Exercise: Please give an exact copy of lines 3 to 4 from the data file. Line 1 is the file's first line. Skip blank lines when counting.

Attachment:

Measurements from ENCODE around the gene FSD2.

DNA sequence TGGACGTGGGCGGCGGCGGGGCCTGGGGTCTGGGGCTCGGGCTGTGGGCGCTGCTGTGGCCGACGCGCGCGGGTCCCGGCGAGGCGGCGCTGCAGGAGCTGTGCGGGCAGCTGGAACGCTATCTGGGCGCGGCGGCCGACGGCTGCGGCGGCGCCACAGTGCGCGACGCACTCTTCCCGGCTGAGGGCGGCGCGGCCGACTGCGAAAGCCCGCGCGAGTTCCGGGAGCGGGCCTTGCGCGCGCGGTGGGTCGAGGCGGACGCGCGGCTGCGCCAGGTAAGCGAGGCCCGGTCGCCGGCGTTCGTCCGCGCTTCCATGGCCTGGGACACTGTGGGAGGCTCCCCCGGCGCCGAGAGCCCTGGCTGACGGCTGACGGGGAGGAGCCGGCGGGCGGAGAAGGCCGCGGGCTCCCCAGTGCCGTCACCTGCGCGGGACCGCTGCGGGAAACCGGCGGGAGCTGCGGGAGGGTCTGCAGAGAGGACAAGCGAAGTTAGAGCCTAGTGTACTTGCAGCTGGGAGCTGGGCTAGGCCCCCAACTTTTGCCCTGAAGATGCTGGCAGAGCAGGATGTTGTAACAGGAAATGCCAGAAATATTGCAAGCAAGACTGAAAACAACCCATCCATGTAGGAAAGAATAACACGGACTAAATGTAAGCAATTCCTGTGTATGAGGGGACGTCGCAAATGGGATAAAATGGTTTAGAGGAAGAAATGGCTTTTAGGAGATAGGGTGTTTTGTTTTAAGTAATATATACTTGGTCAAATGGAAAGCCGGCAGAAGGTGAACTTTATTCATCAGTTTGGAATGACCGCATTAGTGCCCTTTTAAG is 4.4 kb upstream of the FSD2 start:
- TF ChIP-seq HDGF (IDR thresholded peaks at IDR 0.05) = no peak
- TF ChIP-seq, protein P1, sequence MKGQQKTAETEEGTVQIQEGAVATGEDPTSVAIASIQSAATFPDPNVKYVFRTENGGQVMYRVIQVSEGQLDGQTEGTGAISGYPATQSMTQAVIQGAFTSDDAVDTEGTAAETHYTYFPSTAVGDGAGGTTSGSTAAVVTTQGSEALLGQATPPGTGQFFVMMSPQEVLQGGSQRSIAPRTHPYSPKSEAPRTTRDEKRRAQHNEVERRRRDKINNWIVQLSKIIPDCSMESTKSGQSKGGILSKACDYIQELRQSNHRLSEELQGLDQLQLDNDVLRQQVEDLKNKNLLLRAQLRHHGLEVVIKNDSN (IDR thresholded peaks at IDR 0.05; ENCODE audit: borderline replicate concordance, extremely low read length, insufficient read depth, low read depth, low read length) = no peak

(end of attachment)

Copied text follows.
- TF ChIP-seq HDGF (IDR thresholded peaks at IDR 0.05) = no peak
- TF ChIP-seq, protein P1, sequence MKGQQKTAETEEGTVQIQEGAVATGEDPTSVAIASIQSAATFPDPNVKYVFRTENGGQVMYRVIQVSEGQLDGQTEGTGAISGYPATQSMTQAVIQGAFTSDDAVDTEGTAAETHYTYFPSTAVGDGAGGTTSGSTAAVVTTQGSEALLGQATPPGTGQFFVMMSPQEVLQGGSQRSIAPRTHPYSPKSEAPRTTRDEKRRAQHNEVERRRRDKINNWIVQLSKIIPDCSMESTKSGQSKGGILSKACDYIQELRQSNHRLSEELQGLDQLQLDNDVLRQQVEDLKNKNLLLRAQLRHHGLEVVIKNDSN (IDR thresholded peaks at IDR 0.05; ENCODE audit: borderline replicate concordance, extremely low read length, insufficient read depth, low read depth, low read length) = no peak